LORD  BYRON  and  his  TIMES
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The Life and Correspondence of Robert Southey
Robert Southey to Walter Scott, 5 November 1813

Vol. I Contents
Early Life: I
Early Life: II
Early Life: III
Early Life: IV
Early Life: V
Early Life: VI
Early Life: VII
Early Life: VIII
Early Life: IX
Early Life: X
Early Life: XI
Early Life: XII
Early Life: XIII
Early Life: XIV
Early Life: XV
Early Life: XVI
Early Life: XVII
Ch. I. 1791-93
Ch. II. 1794
Ch. III. 1794-95
Ch. IV. 1796
Ch. V. 1797
Vol. II Contents
Ch. VI. 1799-1800
Ch. VII. 1800-1801
Ch. VIII. 1801
Ch. IX. 1802-03
Ch. X. 1804
Ch. XI. 1804-1805
Vol. III Contents
Ch. XII. 1806
Ch. XIII. 1807
Ch. XIV. 1808
Ch. XV. 1809
Ch. XVI. 1810-1811
Ch. XVII. 1812
Vol. IV Contents
Ch. XVIII. 1813
Ch. XIX. 1814-1815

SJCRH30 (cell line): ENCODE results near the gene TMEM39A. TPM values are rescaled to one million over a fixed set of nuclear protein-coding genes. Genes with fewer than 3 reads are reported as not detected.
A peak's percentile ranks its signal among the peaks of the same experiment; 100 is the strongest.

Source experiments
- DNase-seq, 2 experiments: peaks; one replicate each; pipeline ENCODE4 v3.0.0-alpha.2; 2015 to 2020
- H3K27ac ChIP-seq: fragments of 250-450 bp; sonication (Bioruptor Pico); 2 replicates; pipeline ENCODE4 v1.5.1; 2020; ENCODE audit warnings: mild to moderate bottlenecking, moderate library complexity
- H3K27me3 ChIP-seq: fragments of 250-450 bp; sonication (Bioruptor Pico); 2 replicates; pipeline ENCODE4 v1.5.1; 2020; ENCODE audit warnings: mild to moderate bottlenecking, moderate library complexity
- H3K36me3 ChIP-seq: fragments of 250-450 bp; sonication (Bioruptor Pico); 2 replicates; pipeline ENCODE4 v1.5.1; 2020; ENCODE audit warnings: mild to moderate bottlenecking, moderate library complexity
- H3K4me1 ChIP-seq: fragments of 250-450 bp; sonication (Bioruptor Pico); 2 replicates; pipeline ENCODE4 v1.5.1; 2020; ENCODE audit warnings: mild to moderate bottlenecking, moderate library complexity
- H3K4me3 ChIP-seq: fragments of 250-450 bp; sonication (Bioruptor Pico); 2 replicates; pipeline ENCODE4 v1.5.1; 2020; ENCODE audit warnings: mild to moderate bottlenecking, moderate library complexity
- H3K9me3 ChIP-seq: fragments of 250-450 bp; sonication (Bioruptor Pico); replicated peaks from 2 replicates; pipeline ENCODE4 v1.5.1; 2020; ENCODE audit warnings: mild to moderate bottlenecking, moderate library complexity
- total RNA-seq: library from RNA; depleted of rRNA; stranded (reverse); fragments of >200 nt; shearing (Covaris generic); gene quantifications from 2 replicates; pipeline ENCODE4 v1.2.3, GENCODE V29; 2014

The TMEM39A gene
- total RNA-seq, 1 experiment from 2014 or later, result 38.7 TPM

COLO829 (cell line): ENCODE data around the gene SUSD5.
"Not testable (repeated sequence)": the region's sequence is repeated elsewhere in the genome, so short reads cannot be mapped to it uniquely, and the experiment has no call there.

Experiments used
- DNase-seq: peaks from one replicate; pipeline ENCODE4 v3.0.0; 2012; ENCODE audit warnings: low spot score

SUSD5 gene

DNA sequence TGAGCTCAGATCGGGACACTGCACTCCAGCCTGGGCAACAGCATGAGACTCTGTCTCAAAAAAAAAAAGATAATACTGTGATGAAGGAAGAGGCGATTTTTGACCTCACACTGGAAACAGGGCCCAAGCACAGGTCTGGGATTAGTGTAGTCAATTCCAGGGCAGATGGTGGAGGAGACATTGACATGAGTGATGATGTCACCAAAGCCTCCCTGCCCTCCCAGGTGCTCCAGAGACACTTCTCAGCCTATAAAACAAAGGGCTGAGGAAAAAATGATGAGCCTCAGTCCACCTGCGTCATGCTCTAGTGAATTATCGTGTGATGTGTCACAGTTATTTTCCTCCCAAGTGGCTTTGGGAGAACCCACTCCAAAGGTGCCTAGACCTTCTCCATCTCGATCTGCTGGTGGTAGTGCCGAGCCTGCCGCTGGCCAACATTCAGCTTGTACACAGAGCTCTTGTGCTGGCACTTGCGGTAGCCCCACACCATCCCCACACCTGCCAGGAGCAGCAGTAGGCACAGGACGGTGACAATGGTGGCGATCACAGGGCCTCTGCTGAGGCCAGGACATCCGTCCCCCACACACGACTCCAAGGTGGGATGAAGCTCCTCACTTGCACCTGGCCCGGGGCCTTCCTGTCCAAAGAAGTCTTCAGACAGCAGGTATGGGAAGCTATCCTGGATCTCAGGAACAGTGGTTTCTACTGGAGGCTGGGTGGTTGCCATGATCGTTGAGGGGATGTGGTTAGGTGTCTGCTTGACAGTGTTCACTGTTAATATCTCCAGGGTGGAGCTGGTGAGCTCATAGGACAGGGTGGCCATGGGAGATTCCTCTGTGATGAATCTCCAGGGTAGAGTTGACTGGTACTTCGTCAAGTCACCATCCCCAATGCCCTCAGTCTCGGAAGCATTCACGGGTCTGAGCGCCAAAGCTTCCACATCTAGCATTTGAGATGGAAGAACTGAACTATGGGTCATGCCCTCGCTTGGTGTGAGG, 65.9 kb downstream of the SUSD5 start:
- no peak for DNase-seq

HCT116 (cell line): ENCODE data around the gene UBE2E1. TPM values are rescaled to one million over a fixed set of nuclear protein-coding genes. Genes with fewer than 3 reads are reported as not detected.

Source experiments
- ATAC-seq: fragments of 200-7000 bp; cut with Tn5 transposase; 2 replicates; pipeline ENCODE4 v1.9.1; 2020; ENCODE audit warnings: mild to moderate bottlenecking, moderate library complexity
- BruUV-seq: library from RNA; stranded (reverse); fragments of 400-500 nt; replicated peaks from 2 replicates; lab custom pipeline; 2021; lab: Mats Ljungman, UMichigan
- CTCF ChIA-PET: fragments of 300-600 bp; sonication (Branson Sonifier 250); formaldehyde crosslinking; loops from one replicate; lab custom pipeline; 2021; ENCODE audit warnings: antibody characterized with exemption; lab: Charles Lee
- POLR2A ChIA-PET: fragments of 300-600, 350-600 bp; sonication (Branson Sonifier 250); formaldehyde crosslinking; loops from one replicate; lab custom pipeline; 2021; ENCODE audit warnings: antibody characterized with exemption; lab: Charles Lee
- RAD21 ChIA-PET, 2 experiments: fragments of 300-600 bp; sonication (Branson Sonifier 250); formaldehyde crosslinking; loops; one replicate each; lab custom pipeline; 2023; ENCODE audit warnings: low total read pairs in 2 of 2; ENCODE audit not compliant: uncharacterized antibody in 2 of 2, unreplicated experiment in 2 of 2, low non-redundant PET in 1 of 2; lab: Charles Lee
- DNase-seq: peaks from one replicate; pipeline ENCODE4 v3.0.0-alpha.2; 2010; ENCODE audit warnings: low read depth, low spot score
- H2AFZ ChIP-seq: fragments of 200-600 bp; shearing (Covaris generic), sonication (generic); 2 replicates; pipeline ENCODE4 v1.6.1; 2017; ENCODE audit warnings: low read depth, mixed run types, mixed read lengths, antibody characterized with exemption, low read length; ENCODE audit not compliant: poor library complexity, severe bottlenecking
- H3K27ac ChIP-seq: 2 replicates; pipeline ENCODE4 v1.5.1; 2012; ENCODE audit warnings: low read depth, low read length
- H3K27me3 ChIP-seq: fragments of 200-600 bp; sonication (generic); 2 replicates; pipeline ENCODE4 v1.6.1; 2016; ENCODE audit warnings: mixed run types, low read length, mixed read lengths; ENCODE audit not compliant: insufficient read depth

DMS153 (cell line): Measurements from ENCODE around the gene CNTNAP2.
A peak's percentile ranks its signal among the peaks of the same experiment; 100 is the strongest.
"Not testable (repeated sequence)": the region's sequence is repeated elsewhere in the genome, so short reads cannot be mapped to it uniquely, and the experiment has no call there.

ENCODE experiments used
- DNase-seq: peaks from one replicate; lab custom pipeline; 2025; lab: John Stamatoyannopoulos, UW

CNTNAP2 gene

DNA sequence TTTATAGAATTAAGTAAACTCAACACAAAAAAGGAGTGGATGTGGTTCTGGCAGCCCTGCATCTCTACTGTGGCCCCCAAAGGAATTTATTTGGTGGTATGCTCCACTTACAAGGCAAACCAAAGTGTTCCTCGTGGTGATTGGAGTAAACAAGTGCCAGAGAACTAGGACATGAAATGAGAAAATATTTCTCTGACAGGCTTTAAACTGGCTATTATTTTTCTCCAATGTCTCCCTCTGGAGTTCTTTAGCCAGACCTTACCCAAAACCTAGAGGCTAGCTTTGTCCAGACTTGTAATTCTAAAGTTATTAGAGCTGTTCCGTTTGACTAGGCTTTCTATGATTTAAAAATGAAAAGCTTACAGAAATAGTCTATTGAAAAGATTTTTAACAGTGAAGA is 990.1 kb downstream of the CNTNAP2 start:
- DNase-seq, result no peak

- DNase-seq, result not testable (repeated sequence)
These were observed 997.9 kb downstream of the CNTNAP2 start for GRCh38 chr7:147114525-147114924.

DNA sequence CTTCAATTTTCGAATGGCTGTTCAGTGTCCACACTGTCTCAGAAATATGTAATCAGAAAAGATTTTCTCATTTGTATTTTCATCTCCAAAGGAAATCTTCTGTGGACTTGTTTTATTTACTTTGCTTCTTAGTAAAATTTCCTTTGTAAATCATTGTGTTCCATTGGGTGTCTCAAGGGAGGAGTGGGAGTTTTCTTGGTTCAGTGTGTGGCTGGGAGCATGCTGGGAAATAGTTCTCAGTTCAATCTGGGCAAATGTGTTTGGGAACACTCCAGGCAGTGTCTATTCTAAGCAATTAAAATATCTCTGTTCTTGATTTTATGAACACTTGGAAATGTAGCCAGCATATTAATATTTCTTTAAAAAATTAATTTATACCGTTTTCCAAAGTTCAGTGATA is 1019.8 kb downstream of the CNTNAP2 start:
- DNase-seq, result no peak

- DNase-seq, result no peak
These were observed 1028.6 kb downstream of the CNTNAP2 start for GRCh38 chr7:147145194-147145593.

Ch. XX. 1815-1816
Ch. XXI. 1816
Ch. XXII. 1817
Ch. XXIII. 1818
Ch. XXIV. 1818-1819
Vol. IV Appendix
Vol. V Contents
Ch. XXV. 1820-1821
Ch. XXVI. 1821
Ch. XXVII. 1822-1823
Ch. XXVIII. 1824-1825
Ch. XXIX. 1825-1826
Ch. XXX. 1826-1827
Ch. XXXI. 1827-1828
Vol. V Appendix
Vol. VI Contents
Ch. XXXII. 1829
Ch. XXXIII. 1830
Ch. XXXIV. 1830-1831
Ch. XXXV. 1832-1834
Ch. XXXVI. 1834-1836
Ch. XXXVII. 1836-1837
Ch. XXXVIII. 1837-1843
Vol. VI Appendix
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“London, Nov. 5. 1813.
“My dear Scott,